BC (before COVID), employees may have felt that they were isolated and away from their team and support system. With so many options available, everyone can easily interact with each other in virtual meetings. The ability exists to share and discuss documents, data, and images, and people can exchange ideas about things that they’re working on. They can also collaborate on projects together, despite the geographic distances that may separate them. And it’s generally easier to keep everyone engaged and in step, because people are almost always online in some way.

Company cultures are beginning to adapt, and we’re seeing happier employees who are more engaged, have better ideas, and are more innovative.

 

Productivity

There are many benefits for both employees and employers.

Employees produce more when they have a healthy work-life balance. And because they can work from home, they’re less likely to call in sick, because in many cases they can still work from home.

Employees are generally happier, and are more likely to offer the best of their skills and talents to the company. They tend to be more engaged, productive, efficient, and offer better customer experience.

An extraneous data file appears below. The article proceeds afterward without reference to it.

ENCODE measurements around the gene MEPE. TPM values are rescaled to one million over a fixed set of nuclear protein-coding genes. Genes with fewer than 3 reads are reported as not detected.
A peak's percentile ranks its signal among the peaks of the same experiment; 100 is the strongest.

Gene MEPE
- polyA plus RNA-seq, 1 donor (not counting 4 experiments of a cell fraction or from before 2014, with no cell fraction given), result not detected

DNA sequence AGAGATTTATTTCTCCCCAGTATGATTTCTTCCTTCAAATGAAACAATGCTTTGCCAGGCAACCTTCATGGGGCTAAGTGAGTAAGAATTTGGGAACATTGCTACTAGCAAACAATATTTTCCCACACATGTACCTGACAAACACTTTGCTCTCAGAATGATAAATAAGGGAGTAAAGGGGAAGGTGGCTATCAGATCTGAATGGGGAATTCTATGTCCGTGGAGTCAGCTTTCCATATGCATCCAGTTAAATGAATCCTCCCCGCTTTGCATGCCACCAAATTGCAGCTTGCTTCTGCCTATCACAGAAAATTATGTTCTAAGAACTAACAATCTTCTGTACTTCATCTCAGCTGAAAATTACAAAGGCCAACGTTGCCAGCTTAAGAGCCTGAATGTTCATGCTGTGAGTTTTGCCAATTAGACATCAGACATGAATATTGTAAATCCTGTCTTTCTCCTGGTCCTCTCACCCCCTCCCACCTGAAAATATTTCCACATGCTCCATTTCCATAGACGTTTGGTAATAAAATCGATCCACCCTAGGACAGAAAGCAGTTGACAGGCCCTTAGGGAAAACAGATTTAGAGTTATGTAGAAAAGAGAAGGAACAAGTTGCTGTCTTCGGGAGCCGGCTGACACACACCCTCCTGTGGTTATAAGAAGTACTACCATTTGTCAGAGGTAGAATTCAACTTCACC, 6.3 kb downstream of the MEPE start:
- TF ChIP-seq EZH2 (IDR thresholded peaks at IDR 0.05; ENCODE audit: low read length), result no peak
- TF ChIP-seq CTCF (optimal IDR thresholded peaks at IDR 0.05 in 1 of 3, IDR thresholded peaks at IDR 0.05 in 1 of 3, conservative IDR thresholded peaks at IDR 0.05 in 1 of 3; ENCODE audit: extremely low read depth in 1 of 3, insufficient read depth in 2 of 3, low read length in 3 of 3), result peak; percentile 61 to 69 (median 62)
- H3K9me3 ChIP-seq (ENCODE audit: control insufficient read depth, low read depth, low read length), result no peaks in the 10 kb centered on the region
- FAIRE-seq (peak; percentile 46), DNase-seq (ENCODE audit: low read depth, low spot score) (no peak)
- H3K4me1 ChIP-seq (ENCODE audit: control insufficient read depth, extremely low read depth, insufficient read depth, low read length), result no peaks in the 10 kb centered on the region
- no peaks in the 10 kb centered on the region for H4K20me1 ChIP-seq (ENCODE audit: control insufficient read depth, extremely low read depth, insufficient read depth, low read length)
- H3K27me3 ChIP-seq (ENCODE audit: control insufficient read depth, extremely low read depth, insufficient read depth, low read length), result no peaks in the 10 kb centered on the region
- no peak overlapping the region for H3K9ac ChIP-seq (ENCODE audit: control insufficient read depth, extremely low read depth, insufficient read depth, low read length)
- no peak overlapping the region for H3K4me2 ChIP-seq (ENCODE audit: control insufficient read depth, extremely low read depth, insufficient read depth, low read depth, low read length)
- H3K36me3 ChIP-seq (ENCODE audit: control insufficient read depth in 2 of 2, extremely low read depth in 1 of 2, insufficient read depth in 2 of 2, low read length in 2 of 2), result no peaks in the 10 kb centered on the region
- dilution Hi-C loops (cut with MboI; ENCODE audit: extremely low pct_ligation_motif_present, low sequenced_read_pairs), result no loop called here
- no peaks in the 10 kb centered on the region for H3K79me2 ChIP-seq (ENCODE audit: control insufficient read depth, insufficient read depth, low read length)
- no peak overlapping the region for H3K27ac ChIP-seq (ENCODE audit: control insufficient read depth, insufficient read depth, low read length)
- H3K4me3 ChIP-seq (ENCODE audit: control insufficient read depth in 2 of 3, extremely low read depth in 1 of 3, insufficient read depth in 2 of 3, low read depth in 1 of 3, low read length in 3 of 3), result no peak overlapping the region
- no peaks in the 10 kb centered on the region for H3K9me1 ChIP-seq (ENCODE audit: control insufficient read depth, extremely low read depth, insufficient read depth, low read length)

Staff turnover is reduced because employees feel trusted, rewarded, and appreciated. Companies which offer flexible work arrangements find it easier to attract potential employees.

 

Compatibility

Employees and employers recognise and value the importance of the seamless integration of the various digital technologies in the workspace. This enables the improved management of workforce resources, team communications, training, performance statistics and reviews, and HR matters. The workspace can be brought together by means of communication applications such as chat, video conferencing, and conference calls.

 

Cost Reduction

This should be the foremost reason to transform your organisation into a digital workspace. Everyone will benefit massively from this.

Employees will have more hours in the day, more flexibility, and so many more added personal benefits and savings. They won’t have to pay for public transport, or for petrol and car servicing, or parking, and they’ll save on commuting time. There will also be less time spent in bumper-to-bumper traffic, probably resulting in less road rage. And they’ll be in much better shape to start their day!

Companies will enjoy reduced (or eliminated) office and building costs, office-related issues, building maintenance, staff refreshments, stationery, and much more.

Change is never easy, but with COVID-19 as the biggest factor – it’s really a game changer – can your business really afford not to invest in the digital future and the future of your company?

Don’t make these four post-COVID leadership mistakes

Don’t make these four post-COVID leadership mistakes